Taxation Centre employee and winner of the 2008 Special Olympics Canada Female Athlete of the Year.
Bio: This multi-talented athlete was born and raised in St. John’s and attended school at St. Patrick’s School for Girls. In 1978, she took up running, basketball and the soft ball throw—for which she won a gold medal for the Long Distance Throw in the Canadian Special Olympics’ national competition in the same year. Since then, she’s moved to Mount Pearl to live with her brother and sister-in-law, and has taken up floor hockey, bowling, and soccer. Three years ago she lost 124 pounds for her athletic endeavours, and this February, she and her floor hockey team, The Newfoundland Tigers, won the gold medal at the Special Olympics Canada National Winter Games in Quebec City. Last week, Janet was chosen as the 2008 Special Olympics Canada Female Athlete of the Year from a large group of nominees hailing from all across the country. According to Deborah Bright, CEO of Special Olympics Canada, Janet was chosen because she “exemplifies the spirit and qualities of a great athlete through her perseverance, competitive achievements and her eternally positive attitude.” To even be nominated, she had to first be selected as both the regional and provincial Special Olympics Female Athlete of the Year. Her brother proudly claims that she’s now won more awards than all her other brothers and sisters combined.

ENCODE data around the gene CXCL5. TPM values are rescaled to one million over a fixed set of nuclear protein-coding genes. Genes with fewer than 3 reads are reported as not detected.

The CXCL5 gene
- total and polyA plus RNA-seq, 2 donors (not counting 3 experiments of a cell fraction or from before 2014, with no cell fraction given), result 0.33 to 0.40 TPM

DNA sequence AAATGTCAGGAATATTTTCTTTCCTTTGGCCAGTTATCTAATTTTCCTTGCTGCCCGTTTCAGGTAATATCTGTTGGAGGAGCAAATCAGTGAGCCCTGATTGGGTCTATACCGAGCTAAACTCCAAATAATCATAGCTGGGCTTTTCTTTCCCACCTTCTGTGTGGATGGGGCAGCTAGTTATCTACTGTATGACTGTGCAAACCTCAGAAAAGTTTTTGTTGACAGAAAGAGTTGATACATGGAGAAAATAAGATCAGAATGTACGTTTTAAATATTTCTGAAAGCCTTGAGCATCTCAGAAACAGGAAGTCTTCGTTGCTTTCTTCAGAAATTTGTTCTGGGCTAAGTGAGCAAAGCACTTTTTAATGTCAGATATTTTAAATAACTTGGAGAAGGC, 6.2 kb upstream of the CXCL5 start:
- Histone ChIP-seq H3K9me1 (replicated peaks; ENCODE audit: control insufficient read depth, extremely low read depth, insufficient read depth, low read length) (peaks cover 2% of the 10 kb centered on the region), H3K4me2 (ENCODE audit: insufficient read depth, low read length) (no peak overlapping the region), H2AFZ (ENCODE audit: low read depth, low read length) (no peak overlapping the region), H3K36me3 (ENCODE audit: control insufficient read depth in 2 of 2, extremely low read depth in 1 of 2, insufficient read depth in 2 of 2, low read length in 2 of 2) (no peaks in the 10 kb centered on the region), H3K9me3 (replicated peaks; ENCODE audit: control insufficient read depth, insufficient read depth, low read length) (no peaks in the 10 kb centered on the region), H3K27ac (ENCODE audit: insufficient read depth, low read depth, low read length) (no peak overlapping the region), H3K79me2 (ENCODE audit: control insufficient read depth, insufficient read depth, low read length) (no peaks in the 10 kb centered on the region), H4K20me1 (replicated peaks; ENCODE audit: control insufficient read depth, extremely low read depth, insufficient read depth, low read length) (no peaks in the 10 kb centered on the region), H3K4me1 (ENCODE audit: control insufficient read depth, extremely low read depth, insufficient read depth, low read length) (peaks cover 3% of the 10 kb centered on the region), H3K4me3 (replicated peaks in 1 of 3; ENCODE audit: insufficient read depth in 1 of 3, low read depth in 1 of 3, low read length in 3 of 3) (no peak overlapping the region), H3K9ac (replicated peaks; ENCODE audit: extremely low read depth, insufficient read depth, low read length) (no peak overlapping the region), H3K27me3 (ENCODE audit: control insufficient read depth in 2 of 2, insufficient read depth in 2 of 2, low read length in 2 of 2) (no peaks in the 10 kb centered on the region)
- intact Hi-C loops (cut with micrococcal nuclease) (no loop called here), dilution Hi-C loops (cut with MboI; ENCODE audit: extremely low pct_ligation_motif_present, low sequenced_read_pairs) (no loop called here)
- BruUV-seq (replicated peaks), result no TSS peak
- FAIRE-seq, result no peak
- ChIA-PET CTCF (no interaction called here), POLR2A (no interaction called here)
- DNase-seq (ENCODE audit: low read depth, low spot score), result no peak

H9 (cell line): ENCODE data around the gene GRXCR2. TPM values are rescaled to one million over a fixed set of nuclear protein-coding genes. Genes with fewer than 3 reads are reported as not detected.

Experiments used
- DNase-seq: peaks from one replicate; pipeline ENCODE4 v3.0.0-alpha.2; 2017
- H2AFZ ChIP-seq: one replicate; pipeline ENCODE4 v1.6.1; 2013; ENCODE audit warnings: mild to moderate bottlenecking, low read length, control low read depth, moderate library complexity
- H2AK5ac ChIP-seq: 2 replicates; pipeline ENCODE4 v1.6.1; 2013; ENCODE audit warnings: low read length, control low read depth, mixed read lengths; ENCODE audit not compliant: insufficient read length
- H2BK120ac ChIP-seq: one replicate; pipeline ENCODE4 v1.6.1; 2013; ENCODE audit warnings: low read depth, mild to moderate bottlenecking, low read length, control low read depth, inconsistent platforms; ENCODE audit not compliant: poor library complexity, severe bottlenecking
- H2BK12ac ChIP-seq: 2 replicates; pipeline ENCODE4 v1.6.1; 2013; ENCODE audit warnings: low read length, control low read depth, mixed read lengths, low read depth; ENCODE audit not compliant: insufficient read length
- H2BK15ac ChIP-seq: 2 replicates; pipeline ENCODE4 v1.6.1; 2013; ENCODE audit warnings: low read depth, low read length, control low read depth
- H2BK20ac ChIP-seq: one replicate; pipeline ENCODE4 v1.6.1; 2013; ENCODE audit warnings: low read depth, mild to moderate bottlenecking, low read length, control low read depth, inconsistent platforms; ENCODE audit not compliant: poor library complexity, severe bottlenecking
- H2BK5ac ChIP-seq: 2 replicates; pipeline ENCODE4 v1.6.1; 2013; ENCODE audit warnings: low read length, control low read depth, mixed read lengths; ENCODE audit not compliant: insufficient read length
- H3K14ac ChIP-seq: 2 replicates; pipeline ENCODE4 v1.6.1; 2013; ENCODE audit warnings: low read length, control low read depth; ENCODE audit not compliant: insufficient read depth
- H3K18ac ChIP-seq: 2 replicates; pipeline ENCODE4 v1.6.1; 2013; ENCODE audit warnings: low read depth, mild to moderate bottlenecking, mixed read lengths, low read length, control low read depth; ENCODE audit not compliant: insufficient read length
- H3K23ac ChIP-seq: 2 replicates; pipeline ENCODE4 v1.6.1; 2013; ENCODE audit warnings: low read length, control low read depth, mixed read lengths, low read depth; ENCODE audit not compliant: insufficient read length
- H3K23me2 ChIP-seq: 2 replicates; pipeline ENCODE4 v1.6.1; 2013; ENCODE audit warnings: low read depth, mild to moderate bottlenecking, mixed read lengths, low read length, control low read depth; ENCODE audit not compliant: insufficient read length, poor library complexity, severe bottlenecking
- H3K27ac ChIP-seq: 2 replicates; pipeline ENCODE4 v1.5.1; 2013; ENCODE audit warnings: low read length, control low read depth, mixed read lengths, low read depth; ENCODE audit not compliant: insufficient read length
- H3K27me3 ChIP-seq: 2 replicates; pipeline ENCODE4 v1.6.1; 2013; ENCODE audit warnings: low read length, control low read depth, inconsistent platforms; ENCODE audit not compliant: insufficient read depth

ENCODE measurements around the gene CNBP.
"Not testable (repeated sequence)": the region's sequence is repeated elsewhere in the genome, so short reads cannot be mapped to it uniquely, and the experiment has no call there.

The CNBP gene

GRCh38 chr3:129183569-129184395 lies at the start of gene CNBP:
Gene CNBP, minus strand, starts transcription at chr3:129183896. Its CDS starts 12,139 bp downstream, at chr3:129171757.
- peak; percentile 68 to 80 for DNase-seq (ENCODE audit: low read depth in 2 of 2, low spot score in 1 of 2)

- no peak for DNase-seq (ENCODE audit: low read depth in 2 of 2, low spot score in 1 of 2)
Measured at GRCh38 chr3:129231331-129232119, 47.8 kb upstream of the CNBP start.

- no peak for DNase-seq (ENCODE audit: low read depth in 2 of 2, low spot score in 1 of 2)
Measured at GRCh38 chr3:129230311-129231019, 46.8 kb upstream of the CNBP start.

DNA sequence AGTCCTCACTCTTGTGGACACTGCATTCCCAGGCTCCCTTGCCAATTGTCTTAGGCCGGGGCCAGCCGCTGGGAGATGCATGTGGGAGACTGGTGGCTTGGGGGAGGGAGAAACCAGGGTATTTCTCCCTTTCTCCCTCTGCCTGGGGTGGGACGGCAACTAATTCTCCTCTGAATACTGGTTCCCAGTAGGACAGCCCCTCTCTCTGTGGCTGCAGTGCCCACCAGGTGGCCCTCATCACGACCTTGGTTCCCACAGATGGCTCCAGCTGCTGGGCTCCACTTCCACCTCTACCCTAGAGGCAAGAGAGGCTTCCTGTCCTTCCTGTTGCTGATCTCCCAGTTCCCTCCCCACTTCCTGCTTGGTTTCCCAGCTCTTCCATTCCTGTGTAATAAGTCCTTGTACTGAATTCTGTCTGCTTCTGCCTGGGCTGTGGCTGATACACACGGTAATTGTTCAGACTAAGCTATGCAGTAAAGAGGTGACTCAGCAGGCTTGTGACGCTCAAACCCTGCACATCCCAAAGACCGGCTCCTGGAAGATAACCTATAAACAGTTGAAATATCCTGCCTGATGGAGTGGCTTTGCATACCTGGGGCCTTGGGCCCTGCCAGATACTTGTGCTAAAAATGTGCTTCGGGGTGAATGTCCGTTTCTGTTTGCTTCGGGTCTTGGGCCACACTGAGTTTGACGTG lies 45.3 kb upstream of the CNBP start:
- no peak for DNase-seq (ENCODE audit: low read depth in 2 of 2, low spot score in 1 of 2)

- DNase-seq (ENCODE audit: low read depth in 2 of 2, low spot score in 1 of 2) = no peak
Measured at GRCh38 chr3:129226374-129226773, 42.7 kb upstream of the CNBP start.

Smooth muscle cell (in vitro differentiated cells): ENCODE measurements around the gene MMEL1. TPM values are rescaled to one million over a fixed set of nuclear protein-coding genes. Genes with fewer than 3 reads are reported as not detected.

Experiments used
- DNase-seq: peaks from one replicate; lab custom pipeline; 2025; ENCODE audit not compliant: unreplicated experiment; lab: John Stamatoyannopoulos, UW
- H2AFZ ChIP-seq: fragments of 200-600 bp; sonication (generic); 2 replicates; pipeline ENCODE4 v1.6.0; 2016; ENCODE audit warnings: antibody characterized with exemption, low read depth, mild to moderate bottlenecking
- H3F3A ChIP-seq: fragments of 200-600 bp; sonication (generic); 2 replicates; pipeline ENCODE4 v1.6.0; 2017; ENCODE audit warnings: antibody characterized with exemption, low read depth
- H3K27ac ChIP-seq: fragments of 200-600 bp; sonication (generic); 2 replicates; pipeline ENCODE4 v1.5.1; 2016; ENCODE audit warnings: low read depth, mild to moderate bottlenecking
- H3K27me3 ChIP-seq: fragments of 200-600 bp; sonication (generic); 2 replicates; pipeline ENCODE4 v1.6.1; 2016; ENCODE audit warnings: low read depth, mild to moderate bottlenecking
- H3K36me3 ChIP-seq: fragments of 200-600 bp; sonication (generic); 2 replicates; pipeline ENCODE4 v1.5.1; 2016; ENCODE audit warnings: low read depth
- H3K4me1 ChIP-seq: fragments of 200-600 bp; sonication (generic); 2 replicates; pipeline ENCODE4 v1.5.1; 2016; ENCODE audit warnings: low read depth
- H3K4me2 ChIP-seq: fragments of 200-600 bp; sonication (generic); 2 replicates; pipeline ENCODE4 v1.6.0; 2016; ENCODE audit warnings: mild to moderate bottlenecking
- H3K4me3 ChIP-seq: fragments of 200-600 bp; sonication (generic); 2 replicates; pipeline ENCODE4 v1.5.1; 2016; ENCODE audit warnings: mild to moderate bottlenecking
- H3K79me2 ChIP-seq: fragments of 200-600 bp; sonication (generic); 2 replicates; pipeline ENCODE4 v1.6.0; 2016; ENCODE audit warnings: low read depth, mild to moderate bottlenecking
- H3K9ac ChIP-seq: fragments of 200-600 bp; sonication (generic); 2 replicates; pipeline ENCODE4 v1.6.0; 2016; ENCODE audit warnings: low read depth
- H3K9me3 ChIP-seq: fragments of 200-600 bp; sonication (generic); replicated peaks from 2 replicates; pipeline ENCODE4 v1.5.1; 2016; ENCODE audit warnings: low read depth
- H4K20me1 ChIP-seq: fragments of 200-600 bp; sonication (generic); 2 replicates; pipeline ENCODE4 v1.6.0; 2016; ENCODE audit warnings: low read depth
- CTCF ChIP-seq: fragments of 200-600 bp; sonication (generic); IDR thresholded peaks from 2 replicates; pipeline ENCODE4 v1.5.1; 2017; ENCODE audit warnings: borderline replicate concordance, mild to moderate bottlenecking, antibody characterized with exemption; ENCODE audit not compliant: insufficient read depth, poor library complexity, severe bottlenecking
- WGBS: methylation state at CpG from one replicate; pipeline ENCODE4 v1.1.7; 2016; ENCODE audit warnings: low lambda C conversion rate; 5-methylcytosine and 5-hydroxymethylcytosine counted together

So, how does it feel to be a role model for young athletes across the country?: “It feels good!” she says, adding that she feels pretty well-prepared for the job. “I’ve worked very hard.”
What was your favorite moment at the Special Olympics in Quebec?: “The end of the last game, when we won three to two. There were two people in the penalty box on my team, and we won. And we won on our coach’s birthday!” She adds sheepishly that she was one of the people in the penalty box.
Any words of wisdom for young athletes?: “Good luck, and always try to be really, really, really happy. Don’t forget to say the oath before the competition: ‘Let me win. But if I cannot win, let me be brave in the attempt.'”
— Sarah Smellie